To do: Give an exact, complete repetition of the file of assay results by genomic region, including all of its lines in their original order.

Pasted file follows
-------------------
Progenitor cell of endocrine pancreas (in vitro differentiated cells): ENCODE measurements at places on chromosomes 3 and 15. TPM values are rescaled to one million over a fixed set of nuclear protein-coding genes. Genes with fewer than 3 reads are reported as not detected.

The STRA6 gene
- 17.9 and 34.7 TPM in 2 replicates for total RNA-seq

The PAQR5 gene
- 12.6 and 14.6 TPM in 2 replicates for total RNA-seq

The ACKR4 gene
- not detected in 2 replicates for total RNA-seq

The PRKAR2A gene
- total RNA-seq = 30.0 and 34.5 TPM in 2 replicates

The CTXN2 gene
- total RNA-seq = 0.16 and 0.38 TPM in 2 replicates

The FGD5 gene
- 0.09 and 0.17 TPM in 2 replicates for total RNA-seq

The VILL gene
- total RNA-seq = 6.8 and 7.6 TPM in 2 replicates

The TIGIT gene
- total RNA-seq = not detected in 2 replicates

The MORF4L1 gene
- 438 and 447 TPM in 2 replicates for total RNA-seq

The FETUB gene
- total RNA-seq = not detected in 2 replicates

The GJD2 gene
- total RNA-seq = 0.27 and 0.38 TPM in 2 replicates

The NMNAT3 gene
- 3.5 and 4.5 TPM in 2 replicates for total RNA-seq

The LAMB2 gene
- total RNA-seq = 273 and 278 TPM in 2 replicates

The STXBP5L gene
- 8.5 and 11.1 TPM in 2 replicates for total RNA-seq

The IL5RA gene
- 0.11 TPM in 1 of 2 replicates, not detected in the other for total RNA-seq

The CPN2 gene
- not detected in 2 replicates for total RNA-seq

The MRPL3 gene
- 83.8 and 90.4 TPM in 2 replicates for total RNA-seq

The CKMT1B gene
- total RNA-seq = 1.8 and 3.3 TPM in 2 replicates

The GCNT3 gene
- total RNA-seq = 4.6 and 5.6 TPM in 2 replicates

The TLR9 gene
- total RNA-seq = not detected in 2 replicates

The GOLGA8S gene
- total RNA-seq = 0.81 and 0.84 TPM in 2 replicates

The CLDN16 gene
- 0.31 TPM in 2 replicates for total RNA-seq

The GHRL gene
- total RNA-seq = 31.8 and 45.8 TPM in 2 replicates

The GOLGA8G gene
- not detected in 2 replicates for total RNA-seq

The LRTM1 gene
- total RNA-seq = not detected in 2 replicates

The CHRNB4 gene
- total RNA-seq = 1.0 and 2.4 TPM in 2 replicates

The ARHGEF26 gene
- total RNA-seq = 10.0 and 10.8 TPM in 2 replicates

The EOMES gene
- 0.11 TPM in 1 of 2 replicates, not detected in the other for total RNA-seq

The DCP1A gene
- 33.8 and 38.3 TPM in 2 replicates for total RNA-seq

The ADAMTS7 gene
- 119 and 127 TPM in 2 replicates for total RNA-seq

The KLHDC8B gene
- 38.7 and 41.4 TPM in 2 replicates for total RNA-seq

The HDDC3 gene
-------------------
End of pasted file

Progenitor cell of endocrine pancreas (in vitro differentiated cells): ENCODE measurements at places on chromosomes 3 and 15. TPM values are rescaled to one million over a fixed set of nuclear protein-coding genes. Genes with fewer than 3 reads are reported as not detected.

The STRA6 gene
- 17.9 and 34.7 TPM in 2 replicates for total RNA-seq

The PAQR5 gene
- 12.6 and 14.6 TPM in 2 replicates for total RNA-seq

The ACKR4 gene
- not detected in 2 replicates for total RNA-seq

The PRKAR2A gene
- total RNA-seq = 30.0 and 34.5 TPM in 2 replicates

The CTXN2 gene
- total RNA-seq = 0.16 and 0.38 TPM in 2 replicates

The FGD5 gene
- 0.09 and 0.17 TPM in 2 replicates for total RNA-seq

The VILL gene
- total RNA-seq = 6.8 and 7.6 TPM in 2 replicates

The TIGIT gene
- total RNA-seq = not detected in 2 replicates

The MORF4L1 gene
- 438 and 447 TPM in 2 replicates for total RNA-seq

The FETUB gene
- total RNA-seq = not detected in 2 replicates

The GJD2 gene
- total RNA-seq = 0.27 and 0.38 TPM in 2 replicates

The NMNAT3 gene
- 3.5 and 4.5 TPM in 2 replicates for total RNA-seq

The LAMB2 gene
- total RNA-seq = 273 and 278 TPM in 2 replicates

The STXBP5L gene
- 8.5 and 11.1 TPM in 2 replicates for total RNA-seq

The IL5RA gene
- 0.11 TPM in 1 of 2 replicates, not detected in the other for total RNA-seq

The CPN2 gene
- not detected in 2 replicates for total RNA-seq

The MRPL3 gene
- 83.8 and 90.4 TPM in 2 replicates for total RNA-seq

The CKMT1B gene
- total RNA-seq = 1.8 and 3.3 TPM in 2 replicates

The GCNT3 gene
- total RNA-seq = 4.6 and 5.6 TPM in 2 replicates

The TLR9 gene
- total RNA-seq = not detected in 2 replicates

The GOLGA8S gene
- total RNA-seq = 0.81 and 0.84 TPM in 2 replicates

The CLDN16 gene
- 0.31 TPM in 2 replicates for total RNA-seq

The GHRL gene
- total RNA-seq = 31.8 and 45.8 TPM in 2 replicates

The GOLGA8G gene
- not detected in 2 replicates for total RNA-seq

The LRTM1 gene
- total RNA-seq = not detected in 2 replicates

The CHRNB4 gene
- total RNA-seq = 1.0 and 2.4 TPM in 2 replicates

The ARHGEF26 gene
- total RNA-seq = 10.0 and 10.8 TPM in 2 replicates

The EOMES gene
- 0.11 TPM in 1 of 2 replicates, not detected in the other for total RNA-seq

The DCP1A gene
- 33.8 and 38.3 TPM in 2 replicates for total RNA-seq

The ADAMTS7 gene
- 119 and 127 TPM in 2 replicates for total RNA-seq

The KLHDC8B gene
- 38.7 and 41.4 TPM in 2 replicates for total RNA-seq

The HDDC3 gene